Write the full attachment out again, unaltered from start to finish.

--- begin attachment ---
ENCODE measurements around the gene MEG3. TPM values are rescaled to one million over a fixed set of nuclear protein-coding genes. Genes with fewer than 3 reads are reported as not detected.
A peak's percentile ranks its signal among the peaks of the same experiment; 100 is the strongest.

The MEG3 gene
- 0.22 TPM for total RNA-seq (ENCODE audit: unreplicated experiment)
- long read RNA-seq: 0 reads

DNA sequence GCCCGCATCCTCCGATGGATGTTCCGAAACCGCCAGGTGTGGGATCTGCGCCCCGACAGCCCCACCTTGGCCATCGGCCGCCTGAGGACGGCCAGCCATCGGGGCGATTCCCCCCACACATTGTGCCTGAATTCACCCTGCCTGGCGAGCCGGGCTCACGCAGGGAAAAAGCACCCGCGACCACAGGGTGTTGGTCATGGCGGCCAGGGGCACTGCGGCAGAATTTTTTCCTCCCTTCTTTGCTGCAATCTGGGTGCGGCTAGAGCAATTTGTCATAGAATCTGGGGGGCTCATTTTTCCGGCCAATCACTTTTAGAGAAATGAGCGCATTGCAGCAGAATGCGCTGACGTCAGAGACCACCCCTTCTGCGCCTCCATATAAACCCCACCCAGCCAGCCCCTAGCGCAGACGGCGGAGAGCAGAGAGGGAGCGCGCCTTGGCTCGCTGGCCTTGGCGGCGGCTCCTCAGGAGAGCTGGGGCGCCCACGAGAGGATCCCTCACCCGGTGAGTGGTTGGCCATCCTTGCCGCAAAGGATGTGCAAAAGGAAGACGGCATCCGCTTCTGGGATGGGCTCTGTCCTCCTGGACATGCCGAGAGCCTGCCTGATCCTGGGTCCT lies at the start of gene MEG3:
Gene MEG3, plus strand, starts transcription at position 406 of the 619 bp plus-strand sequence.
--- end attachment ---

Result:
ENCODE measurements around the gene MEG3. TPM values are rescaled to one million over a fixed set of nuclear protein-coding genes. Genes with fewer than 3 reads are reported as not detected.
A peak's percentile ranks its signal among the peaks of the same experiment; 100 is the strongest.

The MEG3 gene
- 0.22 TPM for total RNA-seq (ENCODE audit: unreplicated experiment)
- long read RNA-seq: 0 reads

DNA sequence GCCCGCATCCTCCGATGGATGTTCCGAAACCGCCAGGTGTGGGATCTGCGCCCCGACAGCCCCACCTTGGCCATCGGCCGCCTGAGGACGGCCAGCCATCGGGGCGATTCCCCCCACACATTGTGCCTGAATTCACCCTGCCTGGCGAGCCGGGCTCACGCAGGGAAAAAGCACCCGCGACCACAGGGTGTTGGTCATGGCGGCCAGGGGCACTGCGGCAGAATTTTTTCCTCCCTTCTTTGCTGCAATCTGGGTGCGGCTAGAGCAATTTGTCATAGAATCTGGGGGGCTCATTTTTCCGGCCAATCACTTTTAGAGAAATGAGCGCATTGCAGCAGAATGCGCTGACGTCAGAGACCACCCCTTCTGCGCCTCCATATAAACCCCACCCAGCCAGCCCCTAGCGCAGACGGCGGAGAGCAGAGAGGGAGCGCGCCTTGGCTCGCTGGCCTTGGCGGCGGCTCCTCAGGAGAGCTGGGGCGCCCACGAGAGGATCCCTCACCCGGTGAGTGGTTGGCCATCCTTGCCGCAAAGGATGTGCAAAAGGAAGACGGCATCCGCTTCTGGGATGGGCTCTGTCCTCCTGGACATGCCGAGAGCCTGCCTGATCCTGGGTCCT lies at the start of gene MEG3:
Gene MEG3, plus strand, starts transcription at position 406 of the 619 bp plus-strand sequence.